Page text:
The political thriller The Manchurian Candidate was probably the last great movie Sinatra made, and one of the few times that the actor came in ready to listen to the director. "Sinatra really wanted to make that movie," says Koch, "and he had a lot of respect for John [Frankenheimer]."

Even so, Frankenheimer made sure that he and his actor were on the same page. "Sinatra had a terrible reputation in town," says Badham, who interviewed Frankenheimer about the experience for his book. "He was renowned for doing two takes, no more. As Frankenheimer said, Sinatra saw himself as a singer and performer who got things right from the start, and didn't want to wait around while he thought other people were making mistakes. And he was a terrible insomniac who didn't get to bed before 5 o'clock in the morning and didn't show up until the middle of the day."

Frankenheimer sat down with Sinatra and found, says Badham, "a more felicitous way of doing things. He said, 'Okay, we'll do French hours,' which is when you start at 10 o'clock in the morning, feed everybody as you go, and then go home early. And that seemed to work for Sinatra."

To limit the number of takes, Frankenheimer promised to "rehearse the bejeezus out of it, so that when you come in, there won't be people with measuring tapes getting focus points." And he asked Sinatra to rehearse as well. "If you do that," Frankenheimer told Sinatra, "we can pretty well guarantee that we won't screw it up technically." Sinatra agreed.

"I think a director owes it to himself and to an actor to try and have as many meetings and as many encounters as possible before you start filming," Frankenheimer told Badham, "so that there is some kind of relationship when you walk on the set.

Come Blow Your Horn

Naked Runner

SIdney J Furie
MIND GAMES: As a first time director, Bud Yorkin (top) appealed to
Sinatra's gallantry on Come Blow Your Horn and it worked. Sidney
J. Furie (bottom) says he called Sinatra's bluff on The Naked Runner.
(Photo Credits: BFI; AMPAS)


Appeal to his gallantry . This was the approach taken by Bud Yorkin, who made his directorial debut on Come Blow Your Horn in 1963. It was also the first film for Tony Bill, then an actor, who says Sinatra was always "extremely patient and generous when I was around."

It was clear, says Bill, that the star didn't like to do many takes—but it was also clear that he was on his best behavior with the young actor. "I think Bud used me as an excuse a few times," says Bill with a laugh. "He'd tell Sinatra, 'I need another one for the kid,' and Frank would say okay."

Bill went on to act in two more Sinatra movies: the comedy Marriage on the Rocks and the World War II film None but the Brave, which Sinatra himself directed. "An impatient director is a bit of an oxymoron," Bill says, "but he brought that quality to directing as well."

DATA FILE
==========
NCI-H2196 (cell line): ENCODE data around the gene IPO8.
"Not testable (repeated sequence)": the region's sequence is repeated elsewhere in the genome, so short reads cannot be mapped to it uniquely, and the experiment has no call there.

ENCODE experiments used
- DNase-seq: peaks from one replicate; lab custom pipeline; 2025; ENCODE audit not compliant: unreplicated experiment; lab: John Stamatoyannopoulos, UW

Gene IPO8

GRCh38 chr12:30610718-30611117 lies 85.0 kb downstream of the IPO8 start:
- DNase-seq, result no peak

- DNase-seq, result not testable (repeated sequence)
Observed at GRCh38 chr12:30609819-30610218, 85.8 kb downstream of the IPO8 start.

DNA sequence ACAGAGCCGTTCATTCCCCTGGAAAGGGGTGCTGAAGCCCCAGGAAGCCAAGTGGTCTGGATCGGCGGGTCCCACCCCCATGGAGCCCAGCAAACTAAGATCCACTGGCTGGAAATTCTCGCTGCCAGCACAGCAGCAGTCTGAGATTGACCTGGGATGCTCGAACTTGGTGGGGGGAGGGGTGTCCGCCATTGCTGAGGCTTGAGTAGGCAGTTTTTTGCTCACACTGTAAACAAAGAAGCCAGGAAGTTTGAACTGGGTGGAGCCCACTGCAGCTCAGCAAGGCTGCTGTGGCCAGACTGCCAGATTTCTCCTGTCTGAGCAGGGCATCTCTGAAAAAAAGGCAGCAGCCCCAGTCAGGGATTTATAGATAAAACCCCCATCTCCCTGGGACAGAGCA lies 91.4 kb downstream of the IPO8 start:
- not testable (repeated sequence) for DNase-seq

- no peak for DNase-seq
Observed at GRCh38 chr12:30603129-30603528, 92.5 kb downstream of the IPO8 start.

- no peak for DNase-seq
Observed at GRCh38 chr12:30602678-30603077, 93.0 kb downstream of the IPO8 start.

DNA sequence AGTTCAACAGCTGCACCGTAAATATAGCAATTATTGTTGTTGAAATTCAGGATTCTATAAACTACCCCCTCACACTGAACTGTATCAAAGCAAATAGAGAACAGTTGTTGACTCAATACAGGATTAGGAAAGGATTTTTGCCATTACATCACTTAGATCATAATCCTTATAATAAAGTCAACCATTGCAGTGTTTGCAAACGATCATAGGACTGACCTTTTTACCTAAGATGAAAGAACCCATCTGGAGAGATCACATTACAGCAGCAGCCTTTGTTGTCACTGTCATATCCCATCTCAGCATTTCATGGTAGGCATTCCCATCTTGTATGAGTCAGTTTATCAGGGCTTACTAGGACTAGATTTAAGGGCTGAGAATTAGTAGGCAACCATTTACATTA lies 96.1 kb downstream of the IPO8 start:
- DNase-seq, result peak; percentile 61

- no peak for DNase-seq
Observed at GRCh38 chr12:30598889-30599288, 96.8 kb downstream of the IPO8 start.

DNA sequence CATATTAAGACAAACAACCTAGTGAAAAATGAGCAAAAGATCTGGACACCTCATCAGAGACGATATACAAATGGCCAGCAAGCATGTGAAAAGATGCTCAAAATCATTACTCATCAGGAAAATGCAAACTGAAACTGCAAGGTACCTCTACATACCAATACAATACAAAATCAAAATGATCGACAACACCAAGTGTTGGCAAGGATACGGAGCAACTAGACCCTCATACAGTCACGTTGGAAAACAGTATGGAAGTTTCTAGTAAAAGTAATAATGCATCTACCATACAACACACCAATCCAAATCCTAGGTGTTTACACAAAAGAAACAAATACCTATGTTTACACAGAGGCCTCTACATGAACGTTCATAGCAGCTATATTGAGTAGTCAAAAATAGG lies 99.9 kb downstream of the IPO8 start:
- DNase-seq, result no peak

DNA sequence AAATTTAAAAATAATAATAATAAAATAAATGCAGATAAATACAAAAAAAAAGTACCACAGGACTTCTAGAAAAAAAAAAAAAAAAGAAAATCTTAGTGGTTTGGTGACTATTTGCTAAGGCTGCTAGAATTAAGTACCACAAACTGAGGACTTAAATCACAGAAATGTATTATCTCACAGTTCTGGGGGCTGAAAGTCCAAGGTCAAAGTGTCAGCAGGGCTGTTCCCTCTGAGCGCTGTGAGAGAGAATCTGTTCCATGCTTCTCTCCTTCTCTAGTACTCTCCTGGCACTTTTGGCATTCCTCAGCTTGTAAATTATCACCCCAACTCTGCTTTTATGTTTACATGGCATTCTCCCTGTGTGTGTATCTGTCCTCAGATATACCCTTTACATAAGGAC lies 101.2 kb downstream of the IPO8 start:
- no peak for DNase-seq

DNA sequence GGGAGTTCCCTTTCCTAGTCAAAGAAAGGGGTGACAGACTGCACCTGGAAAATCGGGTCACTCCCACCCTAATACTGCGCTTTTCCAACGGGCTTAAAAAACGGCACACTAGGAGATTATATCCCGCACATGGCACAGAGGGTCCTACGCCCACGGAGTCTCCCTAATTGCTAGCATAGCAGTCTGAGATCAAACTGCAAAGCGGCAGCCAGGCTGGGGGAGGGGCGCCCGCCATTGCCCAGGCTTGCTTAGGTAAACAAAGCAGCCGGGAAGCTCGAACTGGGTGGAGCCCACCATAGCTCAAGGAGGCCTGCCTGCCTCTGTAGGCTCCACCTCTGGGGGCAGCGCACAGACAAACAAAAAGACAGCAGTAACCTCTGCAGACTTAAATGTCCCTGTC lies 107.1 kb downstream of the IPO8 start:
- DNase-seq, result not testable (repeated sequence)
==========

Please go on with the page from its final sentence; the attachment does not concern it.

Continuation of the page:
If all else fails, go on without him. Sometimes, despite the best-laid plans, there was nothing else to do but let Sinatra walk away. Stanley Kramer encountered this on The Pride and the Passion, when he recalled his leading man being "deeply involved in a serious personal dilemma" of an unspecified nature. At one point, the director wrote in his autobiography, Sinatra came to him with a simple statement: "Hot or cold, I'm leaving Thursday. If you can't live with that, you should get a lawyer and sue me. I wouldn't blame you."

For the rest of the shoot in Italy, Kramer used Sinatra's double and shot over his shoulder in scenes with Cary Grant. "Grant did this so convincingly that few, if any, would realize it wasn't real," wrote Kramer.

Then, back in the U.S., the crew built new sets, and Kramer filmed the final scenes with an apologetic Sinatra.

So was it worth it? Some directors certainly thought so. Kramer called him "an actor with a far greater range than most people noticed." Fred Zinnemann described him as "wonderful to work with 90 percent of the time." Preminger called him "an extraordinary man."

"He was Sinatra," says Sidney J. Furie. "We were all star-struck."

And so a string of directors put up with it all, and some of them didn't even regret it afterwards. And all of them, to be sure, left with good stories.

So here's one final story, a tale from the set of Come Blow Your Horn. It took place one day after neophyte director Bud Yorkin had offended his leading man by making some kind of suggestion to which Sinatra took umbrage.

In the morning, Sinatra requested a meeting. Yorkin made his way to the star's dressing room—where, according to Michael Freedland's biography of Sinatra, All the Way, the conversation went something like this:

"Did you ever hear that I was difficult to work with?" asked Sinatra.

"Yeah, I've heard of it," said Yorkin.

"Did you hear that I don't like to do a lot of takes? Did you hear that?"

"Yeah, I've heard that.""And you've heard that come 5 o'clock, that's cocktail hour—and I don't like to work past that. Have you heard that?"

"Yeah," admitted Yorkin. "As a matter of fact, I've heard that, too."

"Well, if you've heard all that, why didn't you get Gordon MacRae to play the part? He's a sweet guy. He'll cause you no problems."

Whereupon both Yorkin and Sinatra burst out laughing, and the man who did it his way grinned at the young director.

"C'mon pal," Sinatra said, cooperative rather than combative. "Let's get this thing over with."